The first and most important design rule is to decide what motivation you have for your kitchen. This can be divided into three broad categories; Functionality - If your kitchen has inadequate bench, storage or stove space you may be inclined to re-design. Style - If you're looking to update your kitchen with modern cabinetry, appliances or colour schemes. Value - If you're looking to add additional value to your home for re-sale value. Without establishing your design motivation you'll end up with a scattered and poorly functional kitchen.

Good Kitchen Design - How to make the most of your space.

Start with the Kitchen Triangle

The Kitchen Triangle, or 'work triangle' as defined by the National Kitchen and Bath association, is an imaginary line drawn between the three vital work stations of your kitchen. The sink, oven top and fridge. You should be able to easily transition to each centre without the space being cluttered or too far apart (not more than three metres between each point).


If the Kitchen Triangle is a symbol of an efficient kitchen, your surfaces, cabinetry and appliances will represent the style. Try to maintain streamlined surfaces, cabinets should reach the ceiling or run flush with a bulkhead. This limits wasted space which impairs your design with inefficiency, as well as preventing a recess for catching dust. Consider integrating appliances within the design through the use of integrated front panels. This technique can blend a dishwasher into the overall style of your kitchen seamlessly.

Good Kitchen Design - How to make the most of your space.

Lighting and Colour

Lighting and colour are also key components of strong kitchen design. Be aware that colours may dictate mood in certain homes. Neutral palates are thought to create calm while using bright, bold colours on splashbacks can create a more direct aesthetic. When it comes to lighting, consider using energy efficient LED’s or compact fluorescents in work spaces. Adding dimming switches or floor lights can also be used to create mood and atmosphere at your discretion.

Designing your ultimate kitchen, a room which is both effective and efficient while retaining a warmth, joy and connection, is a massive undertaking. As the centre of your families health and wellbeing there are a range of factors from design, to mathematical and aesthetic, which will dictate your finished product. Consider the needs of your family and your home and with these hints and tips you’ve taken the first step towards your perfect, designer kitchen.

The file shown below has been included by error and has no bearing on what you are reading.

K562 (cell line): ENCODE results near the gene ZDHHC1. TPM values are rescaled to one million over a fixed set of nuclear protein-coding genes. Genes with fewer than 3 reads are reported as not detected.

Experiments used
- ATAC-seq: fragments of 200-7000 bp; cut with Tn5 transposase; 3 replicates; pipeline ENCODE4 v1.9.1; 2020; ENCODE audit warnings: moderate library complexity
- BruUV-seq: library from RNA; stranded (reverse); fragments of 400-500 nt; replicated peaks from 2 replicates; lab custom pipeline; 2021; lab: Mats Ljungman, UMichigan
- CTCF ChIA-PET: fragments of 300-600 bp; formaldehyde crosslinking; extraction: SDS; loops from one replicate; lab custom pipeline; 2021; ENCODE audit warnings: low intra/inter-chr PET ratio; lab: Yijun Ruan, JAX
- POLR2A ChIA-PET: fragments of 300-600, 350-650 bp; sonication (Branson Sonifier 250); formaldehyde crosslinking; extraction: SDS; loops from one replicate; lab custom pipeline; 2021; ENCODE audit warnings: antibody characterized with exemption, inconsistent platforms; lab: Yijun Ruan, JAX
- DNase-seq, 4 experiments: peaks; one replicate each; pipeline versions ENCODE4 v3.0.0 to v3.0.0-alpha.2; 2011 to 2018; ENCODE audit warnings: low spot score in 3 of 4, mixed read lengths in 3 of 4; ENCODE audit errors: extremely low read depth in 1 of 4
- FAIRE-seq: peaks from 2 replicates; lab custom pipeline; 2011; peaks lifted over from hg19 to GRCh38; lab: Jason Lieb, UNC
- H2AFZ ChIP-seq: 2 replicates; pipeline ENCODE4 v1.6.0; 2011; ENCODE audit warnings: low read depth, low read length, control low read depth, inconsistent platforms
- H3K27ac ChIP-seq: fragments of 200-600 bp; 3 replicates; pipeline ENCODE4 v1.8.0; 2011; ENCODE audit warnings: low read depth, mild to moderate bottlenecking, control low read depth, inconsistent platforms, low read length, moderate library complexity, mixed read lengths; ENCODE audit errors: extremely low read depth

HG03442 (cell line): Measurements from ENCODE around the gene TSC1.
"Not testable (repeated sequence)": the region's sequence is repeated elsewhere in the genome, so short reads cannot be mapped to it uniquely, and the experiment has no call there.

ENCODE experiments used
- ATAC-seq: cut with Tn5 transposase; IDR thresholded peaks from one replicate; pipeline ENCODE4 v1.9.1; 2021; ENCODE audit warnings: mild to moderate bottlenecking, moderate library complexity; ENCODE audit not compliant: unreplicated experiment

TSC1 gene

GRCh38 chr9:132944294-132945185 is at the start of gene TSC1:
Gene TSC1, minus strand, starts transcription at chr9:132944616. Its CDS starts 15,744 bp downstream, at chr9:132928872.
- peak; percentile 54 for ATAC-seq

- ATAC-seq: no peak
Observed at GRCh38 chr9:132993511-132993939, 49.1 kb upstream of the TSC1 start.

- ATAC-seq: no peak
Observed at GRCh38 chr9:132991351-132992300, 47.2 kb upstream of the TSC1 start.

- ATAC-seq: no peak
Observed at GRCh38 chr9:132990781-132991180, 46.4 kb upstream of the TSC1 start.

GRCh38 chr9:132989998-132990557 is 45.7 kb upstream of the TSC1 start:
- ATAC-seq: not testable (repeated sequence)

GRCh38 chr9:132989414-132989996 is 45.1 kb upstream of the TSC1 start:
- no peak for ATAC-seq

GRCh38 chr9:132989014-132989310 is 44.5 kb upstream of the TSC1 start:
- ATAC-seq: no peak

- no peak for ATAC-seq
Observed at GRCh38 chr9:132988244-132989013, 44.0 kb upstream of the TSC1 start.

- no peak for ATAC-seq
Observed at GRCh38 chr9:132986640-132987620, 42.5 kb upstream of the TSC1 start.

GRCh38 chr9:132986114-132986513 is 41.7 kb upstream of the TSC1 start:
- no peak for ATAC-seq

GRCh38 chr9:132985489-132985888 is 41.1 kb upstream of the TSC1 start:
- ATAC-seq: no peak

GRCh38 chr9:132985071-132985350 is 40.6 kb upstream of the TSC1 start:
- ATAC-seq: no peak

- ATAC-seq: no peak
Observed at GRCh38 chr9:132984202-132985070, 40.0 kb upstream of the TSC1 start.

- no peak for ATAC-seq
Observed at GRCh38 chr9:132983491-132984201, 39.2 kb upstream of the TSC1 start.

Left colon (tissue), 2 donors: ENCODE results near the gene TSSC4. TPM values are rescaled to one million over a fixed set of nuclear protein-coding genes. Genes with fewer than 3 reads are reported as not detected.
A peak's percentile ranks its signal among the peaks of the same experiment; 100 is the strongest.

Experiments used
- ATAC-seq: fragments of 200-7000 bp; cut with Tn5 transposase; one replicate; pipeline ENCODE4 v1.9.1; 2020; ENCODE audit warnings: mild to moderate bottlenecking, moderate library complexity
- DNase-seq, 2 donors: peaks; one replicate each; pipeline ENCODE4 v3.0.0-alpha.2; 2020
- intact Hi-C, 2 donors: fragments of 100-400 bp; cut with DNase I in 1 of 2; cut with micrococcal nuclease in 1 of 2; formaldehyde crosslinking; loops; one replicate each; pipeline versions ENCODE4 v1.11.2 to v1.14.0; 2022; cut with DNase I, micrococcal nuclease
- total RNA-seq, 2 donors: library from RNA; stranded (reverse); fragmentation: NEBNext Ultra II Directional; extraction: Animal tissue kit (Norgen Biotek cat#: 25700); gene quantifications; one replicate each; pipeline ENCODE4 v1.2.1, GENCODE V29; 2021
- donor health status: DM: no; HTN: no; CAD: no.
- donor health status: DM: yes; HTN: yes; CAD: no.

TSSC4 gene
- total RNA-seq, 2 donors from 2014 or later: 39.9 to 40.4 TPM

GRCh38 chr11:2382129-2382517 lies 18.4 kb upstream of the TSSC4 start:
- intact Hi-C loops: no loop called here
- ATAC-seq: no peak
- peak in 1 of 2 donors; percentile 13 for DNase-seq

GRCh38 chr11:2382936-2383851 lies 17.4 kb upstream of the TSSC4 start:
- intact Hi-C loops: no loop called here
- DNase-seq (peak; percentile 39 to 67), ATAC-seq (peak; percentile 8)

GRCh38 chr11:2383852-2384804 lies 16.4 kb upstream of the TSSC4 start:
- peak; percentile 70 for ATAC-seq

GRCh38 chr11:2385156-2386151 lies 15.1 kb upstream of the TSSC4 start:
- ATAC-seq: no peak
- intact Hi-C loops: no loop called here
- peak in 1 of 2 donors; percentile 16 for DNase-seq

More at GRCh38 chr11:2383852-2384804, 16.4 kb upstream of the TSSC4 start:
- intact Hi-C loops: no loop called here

I hope you found these kitchen design tips useful. Let me know what you think Happy

xo Romona

* All images from The Kitchen Place.

Bookmark and Share

Follow my blog with Bloglovin


A beginner’s guide to illuminating your home

Sponsored post by Gail Newland

All too often, lighting is seen as merely an interior design afterthought. However, with a little creative thinking, lights can dramatically enhance the look of homes. If you’re new to property design and you want to make the very most of the illuminations now available, take a look at these simple but effective suggestions.

Maximise natural light

Firstly, bear in mind that it’s not just artificial lights that can help to boost the appeal of your property. Sunlight can also play a major role in this. By allowing solar rays to stream into your rooms, you can give them a more spacious, airy and open feel. With this in mind, it’s important to select suitable window dressings. One great way to ensure you make the most of the natural light on offer is to take advantage of the sunscreen roller blinds available from window furnishing specialists like The Blinds Company. These products filter natural light to keep rooms bright while also reducing heat and glare, and stopping harmful UV rays from entering your home.

Full height sheer curtains provide light, texture and interest to this bedroom space in Bondi by C+M Studio. Photography by Caroline McCredie
{Full height sheer curtains provide light, texture and interest to this bedroom space in Bondi by C+M Studio. Photography by Caroline McCredie}


How Hardwood Flooring Has Changed